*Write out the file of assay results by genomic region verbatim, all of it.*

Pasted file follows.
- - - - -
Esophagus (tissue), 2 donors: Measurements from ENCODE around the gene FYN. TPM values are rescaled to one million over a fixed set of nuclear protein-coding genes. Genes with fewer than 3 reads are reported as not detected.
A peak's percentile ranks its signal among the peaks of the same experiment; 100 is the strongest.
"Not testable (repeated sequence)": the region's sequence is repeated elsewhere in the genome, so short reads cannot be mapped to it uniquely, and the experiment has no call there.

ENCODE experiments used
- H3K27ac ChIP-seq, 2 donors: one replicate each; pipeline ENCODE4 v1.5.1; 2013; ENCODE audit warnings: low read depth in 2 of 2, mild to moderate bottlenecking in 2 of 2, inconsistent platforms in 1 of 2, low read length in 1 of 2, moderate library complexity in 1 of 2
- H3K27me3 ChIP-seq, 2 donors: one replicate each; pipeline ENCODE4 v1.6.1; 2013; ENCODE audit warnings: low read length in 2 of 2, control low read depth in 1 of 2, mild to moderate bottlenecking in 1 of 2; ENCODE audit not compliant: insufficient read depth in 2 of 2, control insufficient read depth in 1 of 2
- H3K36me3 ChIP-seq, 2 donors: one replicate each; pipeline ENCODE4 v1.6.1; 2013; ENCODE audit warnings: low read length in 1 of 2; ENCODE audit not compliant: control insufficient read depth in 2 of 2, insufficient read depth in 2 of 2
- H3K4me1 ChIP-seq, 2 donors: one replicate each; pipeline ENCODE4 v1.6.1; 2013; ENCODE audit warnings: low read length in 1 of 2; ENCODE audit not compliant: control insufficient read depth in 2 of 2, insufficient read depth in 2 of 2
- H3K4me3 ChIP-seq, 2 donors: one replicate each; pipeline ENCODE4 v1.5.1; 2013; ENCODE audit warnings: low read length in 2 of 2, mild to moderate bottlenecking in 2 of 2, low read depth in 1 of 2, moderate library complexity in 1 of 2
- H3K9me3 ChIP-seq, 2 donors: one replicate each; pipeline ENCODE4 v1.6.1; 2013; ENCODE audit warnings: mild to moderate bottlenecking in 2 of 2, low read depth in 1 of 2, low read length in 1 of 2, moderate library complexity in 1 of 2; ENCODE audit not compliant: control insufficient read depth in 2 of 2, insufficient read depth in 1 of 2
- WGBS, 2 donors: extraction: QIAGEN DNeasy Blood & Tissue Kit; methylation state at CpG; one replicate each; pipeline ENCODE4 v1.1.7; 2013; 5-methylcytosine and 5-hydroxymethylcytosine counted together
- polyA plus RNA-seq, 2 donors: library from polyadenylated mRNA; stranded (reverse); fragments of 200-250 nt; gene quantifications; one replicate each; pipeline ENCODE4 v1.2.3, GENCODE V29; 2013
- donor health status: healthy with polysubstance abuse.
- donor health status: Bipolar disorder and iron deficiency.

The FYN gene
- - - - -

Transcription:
Esophagus (tissue), 2 donors: Measurements from ENCODE around the gene FYN. TPM values are rescaled to one million over a fixed set of nuclear protein-coding genes. Genes with fewer than 3 reads are reported as not detected.
A peak's percentile ranks its signal among the peaks of the same experiment; 100 is the strongest.
"Not testable (repeated sequence)": the region's sequence is repeated elsewhere in the genome, so short reads cannot be mapped to it uniquely, and the experiment has no call there.

ENCODE experiments used
- H3K27ac ChIP-seq, 2 donors: one replicate each; pipeline ENCODE4 v1.5.1; 2013; ENCODE audit warnings: low read depth in 2 of 2, mild to moderate bottlenecking in 2 of 2, inconsistent platforms in 1 of 2, low read length in 1 of 2, moderate library complexity in 1 of 2
- H3K27me3 ChIP-seq, 2 donors: one replicate each; pipeline ENCODE4 v1.6.1; 2013; ENCODE audit warnings: low read length in 2 of 2, control low read depth in 1 of 2, mild to moderate bottlenecking in 1 of 2; ENCODE audit not compliant: insufficient read depth in 2 of 2, control insufficient read depth in 1 of 2
- H3K36me3 ChIP-seq, 2 donors: one replicate each; pipeline ENCODE4 v1.6.1; 2013; ENCODE audit warnings: low read length in 1 of 2; ENCODE audit not compliant: control insufficient read depth in 2 of 2, insufficient read depth in 2 of 2
- H3K4me1 ChIP-seq, 2 donors: one replicate each; pipeline ENCODE4 v1.6.1; 2013; ENCODE audit warnings: low read length in 1 of 2; ENCODE audit not compliant: control insufficient read depth in 2 of 2, insufficient read depth in 2 of 2
- H3K4me3 ChIP-seq, 2 donors: one replicate each; pipeline ENCODE4 v1.5.1; 2013; ENCODE audit warnings: low read length in 2 of 2, mild to moderate bottlenecking in 2 of 2, low read depth in 1 of 2, moderate library complexity in 1 of 2
- H3K9me3 ChIP-seq, 2 donors: one replicate each; pipeline ENCODE4 v1.6.1; 2013; ENCODE audit warnings: mild to moderate bottlenecking in 2 of 2, low read depth in 1 of 2, low read length in 1 of 2, moderate library complexity in 1 of 2; ENCODE audit not compliant: control insufficient read depth in 2 of 2, insufficient read depth in 1 of 2
- WGBS, 2 donors: extraction: QIAGEN DNeasy Blood & Tissue Kit; methylation state at CpG; one replicate each; pipeline ENCODE4 v1.1.7; 2013; 5-methylcytosine and 5-hydroxymethylcytosine counted together
- polyA plus RNA-seq, 2 donors: library from polyadenylated mRNA; stranded (reverse); fragments of 200-250 nt; gene quantifications; one replicate each; pipeline ENCODE4 v1.2.3, GENCODE V29; 2013
- donor health status: healthy with polysubstance abuse.
- donor health status: Bipolar disorder and iron deficiency.

The FYN gene